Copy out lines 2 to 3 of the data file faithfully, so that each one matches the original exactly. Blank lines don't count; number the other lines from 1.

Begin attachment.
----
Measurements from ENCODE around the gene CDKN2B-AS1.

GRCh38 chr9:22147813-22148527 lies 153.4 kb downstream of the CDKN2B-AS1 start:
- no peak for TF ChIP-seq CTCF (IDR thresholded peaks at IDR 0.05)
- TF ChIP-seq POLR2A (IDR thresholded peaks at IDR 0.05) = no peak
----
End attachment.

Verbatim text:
GRCh38 chr9:22147813-22148527 lies 153.4 kb downstream of the CDKN2B-AS1 start:
- no peak for TF ChIP-seq CTCF (IDR thresholded peaks at IDR 0.05)